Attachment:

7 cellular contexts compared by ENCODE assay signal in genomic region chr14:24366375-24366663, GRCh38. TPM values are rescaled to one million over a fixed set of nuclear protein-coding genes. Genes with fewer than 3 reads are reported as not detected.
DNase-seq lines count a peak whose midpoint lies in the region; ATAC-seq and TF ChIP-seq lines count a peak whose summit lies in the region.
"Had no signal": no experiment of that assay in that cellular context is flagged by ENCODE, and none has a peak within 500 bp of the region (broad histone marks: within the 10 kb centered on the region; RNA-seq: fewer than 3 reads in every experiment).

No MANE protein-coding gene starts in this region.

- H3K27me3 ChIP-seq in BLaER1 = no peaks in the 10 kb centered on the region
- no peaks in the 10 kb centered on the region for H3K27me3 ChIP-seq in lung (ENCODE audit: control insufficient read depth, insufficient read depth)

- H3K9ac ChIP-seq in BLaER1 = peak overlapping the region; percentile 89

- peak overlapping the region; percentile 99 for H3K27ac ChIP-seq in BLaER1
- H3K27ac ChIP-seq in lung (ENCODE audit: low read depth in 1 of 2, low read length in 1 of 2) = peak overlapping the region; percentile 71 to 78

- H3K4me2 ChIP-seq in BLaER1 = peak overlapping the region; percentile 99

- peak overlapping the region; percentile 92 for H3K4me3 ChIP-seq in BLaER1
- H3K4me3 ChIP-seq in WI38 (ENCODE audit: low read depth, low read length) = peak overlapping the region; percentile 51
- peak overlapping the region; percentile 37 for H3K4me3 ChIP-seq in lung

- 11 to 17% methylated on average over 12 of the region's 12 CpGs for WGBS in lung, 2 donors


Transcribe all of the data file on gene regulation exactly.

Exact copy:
7 cellular contexts compared by ENCODE assay signal in genomic region chr14:24366375-24366663, GRCh38. TPM values are rescaled to one million over a fixed set of nuclear protein-coding genes. Genes with fewer than 3 reads are reported as not detected.
DNase-seq lines count a peak whose midpoint lies in the region; ATAC-seq and TF ChIP-seq lines count a peak whose summit lies in the region.
"Had no signal": no experiment of that assay in that cellular context is flagged by ENCODE, and none has a peak within 500 bp of the region (broad histone marks: within the 10 kb centered on the region; RNA-seq: fewer than 3 reads in every experiment).

No MANE protein-coding gene starts in this region.

- H3K27me3 ChIP-seq in BLaER1 = no peaks in the 10 kb centered on the region
- no peaks in the 10 kb centered on the region for H3K27me3 ChIP-seq in lung (ENCODE audit: control insufficient read depth, insufficient read depth)

- H3K9ac ChIP-seq in BLaER1 = peak overlapping the region; percentile 89

- peak overlapping the region; percentile 99 for H3K27ac ChIP-seq in BLaER1
- H3K27ac ChIP-seq in lung (ENCODE audit: low read depth in 1 of 2, low read length in 1 of 2) = peak overlapping the region; percentile 71 to 78

- H3K4me2 ChIP-seq in BLaER1 = peak overlapping the region; percentile 99

- peak overlapping the region; percentile 92 for H3K4me3 ChIP-seq in BLaER1
- H3K4me3 ChIP-seq in WI38 (ENCODE audit: low read depth, low read length) = peak overlapping the region; percentile 51
- peak overlapping the region; percentile 37 for H3K4me3 ChIP-seq in lung

- 11 to 17% methylated on average over 12 of the region's 12 CpGs for WGBS in lung, 2 donors